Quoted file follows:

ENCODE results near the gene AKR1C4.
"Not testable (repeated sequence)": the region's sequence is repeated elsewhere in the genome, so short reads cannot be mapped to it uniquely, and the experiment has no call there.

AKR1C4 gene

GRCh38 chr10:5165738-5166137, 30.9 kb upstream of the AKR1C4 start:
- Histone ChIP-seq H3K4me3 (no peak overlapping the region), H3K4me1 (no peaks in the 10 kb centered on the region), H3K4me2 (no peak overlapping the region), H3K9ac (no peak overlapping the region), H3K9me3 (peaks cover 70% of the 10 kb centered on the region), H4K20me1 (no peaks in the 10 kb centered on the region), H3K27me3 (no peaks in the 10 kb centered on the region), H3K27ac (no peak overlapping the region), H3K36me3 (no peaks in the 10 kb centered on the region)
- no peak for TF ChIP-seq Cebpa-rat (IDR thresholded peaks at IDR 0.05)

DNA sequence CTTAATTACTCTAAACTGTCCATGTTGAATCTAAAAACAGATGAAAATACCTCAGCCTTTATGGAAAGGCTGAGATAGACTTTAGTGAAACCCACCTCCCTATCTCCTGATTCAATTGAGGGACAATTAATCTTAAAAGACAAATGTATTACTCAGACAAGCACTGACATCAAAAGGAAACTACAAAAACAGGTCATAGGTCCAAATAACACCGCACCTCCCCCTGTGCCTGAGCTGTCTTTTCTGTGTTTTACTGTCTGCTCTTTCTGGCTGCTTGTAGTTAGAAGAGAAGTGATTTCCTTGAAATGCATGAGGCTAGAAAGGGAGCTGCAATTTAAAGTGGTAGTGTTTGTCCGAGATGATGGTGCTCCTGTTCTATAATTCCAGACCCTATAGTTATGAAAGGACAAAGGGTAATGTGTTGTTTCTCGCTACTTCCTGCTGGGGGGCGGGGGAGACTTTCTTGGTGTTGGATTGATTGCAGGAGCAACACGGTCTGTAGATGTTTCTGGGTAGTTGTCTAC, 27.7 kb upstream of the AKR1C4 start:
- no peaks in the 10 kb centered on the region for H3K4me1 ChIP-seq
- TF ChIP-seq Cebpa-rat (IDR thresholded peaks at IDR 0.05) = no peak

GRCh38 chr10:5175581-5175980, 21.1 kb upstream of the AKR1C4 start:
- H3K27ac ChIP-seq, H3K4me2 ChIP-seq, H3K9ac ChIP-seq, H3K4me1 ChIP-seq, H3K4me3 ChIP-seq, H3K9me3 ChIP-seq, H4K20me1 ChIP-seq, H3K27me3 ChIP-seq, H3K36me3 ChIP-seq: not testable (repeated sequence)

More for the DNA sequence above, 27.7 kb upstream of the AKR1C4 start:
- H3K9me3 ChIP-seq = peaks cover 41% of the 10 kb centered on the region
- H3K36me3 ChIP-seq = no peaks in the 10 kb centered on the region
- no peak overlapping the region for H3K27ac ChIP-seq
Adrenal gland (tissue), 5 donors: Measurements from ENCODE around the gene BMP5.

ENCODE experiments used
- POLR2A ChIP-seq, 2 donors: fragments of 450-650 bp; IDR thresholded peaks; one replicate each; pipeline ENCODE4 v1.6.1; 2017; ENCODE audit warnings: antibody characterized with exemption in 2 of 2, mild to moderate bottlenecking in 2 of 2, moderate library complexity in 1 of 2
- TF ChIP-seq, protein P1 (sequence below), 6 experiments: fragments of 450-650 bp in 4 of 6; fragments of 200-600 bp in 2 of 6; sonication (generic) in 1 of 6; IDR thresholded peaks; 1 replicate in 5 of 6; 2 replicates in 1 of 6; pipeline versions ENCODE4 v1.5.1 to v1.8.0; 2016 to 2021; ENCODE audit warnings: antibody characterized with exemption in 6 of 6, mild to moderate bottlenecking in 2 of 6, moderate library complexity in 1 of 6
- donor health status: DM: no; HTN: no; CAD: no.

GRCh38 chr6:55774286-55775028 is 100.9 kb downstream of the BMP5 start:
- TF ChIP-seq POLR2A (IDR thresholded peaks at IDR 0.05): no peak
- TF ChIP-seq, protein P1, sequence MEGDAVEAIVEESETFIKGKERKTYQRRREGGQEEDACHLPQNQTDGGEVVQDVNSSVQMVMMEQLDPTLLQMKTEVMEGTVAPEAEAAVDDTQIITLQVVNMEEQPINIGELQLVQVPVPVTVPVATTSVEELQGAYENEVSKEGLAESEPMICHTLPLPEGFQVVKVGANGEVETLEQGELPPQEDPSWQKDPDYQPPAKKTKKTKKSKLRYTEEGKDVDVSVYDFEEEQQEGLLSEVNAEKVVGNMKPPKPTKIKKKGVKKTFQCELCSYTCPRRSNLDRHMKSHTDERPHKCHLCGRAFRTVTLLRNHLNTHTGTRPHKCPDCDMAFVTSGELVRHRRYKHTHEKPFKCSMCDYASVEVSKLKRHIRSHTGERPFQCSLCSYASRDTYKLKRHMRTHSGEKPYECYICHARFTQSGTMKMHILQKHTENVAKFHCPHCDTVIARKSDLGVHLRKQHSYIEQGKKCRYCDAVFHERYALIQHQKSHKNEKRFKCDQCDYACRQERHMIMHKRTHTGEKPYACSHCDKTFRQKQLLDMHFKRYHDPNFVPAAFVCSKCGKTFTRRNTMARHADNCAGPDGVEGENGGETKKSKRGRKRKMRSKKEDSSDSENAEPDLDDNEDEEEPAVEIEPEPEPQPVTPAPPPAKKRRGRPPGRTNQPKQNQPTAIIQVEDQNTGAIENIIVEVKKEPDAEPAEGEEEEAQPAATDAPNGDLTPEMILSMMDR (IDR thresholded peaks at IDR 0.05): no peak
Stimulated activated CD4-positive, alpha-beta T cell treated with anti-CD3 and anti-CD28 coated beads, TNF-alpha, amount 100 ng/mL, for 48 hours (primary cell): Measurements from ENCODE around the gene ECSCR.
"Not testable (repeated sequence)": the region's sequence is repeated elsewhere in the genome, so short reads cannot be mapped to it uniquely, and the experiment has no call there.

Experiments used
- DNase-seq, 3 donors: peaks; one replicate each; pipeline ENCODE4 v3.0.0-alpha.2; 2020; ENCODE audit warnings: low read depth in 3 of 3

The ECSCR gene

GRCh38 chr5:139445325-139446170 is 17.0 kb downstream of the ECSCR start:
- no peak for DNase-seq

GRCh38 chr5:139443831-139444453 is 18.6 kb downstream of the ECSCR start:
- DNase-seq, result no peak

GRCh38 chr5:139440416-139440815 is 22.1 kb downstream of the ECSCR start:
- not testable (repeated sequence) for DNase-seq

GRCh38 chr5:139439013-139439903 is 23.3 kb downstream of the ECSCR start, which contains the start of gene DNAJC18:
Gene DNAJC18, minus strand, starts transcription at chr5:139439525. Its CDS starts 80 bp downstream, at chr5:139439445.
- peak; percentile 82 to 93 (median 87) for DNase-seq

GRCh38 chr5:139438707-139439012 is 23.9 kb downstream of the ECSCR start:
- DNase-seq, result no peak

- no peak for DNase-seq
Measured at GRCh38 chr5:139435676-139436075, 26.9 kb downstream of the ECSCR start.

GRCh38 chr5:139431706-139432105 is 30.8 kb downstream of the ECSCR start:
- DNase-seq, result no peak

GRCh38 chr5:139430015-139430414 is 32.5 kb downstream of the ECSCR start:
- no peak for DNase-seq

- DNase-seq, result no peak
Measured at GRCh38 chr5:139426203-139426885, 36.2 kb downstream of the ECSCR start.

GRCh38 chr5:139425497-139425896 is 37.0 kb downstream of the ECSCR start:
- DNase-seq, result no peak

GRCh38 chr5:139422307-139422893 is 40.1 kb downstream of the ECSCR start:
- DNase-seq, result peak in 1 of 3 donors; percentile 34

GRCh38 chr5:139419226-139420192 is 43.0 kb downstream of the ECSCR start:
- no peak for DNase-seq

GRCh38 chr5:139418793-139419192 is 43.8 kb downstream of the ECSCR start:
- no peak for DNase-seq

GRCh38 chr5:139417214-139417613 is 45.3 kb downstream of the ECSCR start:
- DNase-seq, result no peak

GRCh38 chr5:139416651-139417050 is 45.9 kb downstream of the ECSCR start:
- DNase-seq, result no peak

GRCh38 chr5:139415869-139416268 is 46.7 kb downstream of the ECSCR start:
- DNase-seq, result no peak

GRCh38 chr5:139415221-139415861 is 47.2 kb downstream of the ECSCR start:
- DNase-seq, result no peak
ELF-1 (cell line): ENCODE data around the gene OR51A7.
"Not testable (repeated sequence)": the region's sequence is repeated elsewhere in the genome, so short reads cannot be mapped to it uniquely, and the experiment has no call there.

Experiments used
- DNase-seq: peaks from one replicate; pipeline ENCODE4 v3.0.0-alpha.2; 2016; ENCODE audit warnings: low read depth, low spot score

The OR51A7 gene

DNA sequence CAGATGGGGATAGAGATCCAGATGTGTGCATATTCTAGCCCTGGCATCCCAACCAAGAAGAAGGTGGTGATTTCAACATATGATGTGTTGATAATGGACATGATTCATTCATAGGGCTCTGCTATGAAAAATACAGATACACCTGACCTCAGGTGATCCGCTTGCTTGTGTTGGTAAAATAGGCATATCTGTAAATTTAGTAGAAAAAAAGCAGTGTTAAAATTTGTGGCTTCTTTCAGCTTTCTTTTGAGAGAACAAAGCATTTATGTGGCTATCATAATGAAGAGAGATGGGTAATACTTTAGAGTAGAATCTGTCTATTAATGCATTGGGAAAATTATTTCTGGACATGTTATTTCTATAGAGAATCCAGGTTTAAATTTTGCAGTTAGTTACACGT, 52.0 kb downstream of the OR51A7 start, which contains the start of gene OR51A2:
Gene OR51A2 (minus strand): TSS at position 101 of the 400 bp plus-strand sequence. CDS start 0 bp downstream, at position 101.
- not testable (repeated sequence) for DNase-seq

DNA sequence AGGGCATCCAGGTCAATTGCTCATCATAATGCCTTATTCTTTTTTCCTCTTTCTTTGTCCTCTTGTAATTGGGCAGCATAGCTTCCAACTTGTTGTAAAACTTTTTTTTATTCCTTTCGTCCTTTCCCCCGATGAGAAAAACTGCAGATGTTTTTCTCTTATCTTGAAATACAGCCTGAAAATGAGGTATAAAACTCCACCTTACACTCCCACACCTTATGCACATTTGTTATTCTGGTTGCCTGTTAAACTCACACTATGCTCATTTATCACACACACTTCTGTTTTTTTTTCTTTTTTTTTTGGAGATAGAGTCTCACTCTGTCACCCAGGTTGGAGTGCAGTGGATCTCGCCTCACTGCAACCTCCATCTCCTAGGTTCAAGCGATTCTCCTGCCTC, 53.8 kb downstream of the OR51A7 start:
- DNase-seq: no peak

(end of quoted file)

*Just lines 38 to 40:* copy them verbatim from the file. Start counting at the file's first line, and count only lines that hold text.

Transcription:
GRCh38 chr5:139438707-139439012 is 23.9 kb downstream of the ECSCR start:
- DNase-seq, result no peak

- no peak for DNase-seq